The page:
PAHO announces that the American Region marks 25-years Polio Free


GREAT BAY, Sint Maarten (DCOMM) – This week (August 23) marked 25-years since the last case of wild poliovirus in the Region of the Americas, Collective Prevention Services (CPS), a department of the Ministry of Public Health, Social Development and Labour (Ministry VSA) pointed out.

The CPS is elated with the Polio achievement within the Americas region, and also reminds persons to double check their vaccination records to ensure that their vaccination/immunization is up to date for the population from birth to 17 years of age.  For further information they can contact CPS.

For the population older than 18 and above, they should contact their physician for information on their vaccination coverage.

The world is now closer than ever to achieving a polio-free world, and all countries in the Pan American Health Organization (PAHO) region, have been working hard towards maintaining the Americas region polio free and achieving the objectives outlined in the Polio Eradication and Endgame Strategic Plan.

Polio cases have decreased by over 99% since 1988, from an estimated 350 000 cases in more than 125 endemic countries then, to 74 reported cases in two endemic countries in 2015.

PAHO reports that today, only two countries in the world remain endemic for the disease–the smallest geographic area in history. Of the three strains of wild poliovirus (type 1, type 2, and type 3), wild poliovirus type 2 was eradicated in 1999 and case numbers of wild poliovirus type 3 are down to the lowest-ever levels.

Poliomyelitis (polio) is a highly infectious viral disease, which mainly affects young children. The virus is transmitted by person-to-person spread mainly through the faecal-oral route or, less frequently, by a common vehicle (e.g. contaminated water or food) and multiplies in the intestine, from where it can invade the nervous system and can cause paralysis.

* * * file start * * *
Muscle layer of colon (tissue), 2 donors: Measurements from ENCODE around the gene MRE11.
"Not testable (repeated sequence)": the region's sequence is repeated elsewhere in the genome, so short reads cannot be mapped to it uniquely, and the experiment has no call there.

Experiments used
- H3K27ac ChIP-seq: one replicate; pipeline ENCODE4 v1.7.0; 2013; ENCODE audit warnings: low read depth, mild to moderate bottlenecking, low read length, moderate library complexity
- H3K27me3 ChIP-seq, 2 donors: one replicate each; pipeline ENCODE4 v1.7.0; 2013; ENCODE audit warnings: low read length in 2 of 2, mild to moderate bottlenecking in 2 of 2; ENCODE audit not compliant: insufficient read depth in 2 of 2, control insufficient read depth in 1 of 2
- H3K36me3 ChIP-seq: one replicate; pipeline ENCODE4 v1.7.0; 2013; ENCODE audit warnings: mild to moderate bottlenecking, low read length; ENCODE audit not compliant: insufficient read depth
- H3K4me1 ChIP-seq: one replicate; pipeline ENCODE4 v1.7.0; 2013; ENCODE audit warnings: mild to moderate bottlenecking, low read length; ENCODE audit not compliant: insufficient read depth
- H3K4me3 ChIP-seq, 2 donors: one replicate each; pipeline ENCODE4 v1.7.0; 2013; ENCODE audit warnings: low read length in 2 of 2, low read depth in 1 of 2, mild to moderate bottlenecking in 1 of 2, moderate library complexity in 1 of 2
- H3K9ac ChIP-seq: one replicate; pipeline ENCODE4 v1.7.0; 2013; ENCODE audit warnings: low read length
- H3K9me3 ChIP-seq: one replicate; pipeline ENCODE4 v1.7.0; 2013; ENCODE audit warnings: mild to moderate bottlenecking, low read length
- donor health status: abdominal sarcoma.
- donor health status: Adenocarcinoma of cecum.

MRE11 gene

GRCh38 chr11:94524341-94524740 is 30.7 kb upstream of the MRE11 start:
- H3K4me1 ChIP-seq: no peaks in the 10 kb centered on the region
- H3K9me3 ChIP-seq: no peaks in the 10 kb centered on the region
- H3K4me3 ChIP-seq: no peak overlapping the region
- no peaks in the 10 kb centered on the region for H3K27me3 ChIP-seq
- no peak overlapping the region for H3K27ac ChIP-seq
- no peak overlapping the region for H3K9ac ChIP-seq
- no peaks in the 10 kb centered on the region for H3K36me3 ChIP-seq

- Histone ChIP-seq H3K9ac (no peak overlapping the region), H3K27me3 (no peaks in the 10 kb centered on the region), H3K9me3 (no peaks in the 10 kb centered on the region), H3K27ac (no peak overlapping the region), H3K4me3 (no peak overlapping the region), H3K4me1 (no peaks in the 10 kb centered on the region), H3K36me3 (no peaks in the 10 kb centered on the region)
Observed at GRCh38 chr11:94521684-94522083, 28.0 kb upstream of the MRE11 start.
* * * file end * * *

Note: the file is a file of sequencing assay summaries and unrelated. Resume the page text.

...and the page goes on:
Initial symptoms of polio include fever, fatigue, headache, vomiting, stiffness in the neck, and pain in the limbs. In a small proportion of cases, the disease causes paralysis, which is often permanent. There is no cure for polio, it can only be prevented by immunization.

2015 and 2016 have been a period of accomplishments with the introduction of the inactivated poliovirus vaccine (IPV) and the global “switch” from the trivalent oral polio vaccine (tOPV) to the bivalent oral polio vaccine (bOPV), according to PAHO.

Looking forward we need to keep working towards achieving and maintaining >95% polio coverage in every country, strengthening acute flaccid paralysis (AFP) surveillance systems, and complying with the endgame requirements, including the containment of all WPV, VDPV, and Sabin 2 polioviruses, PAHO added.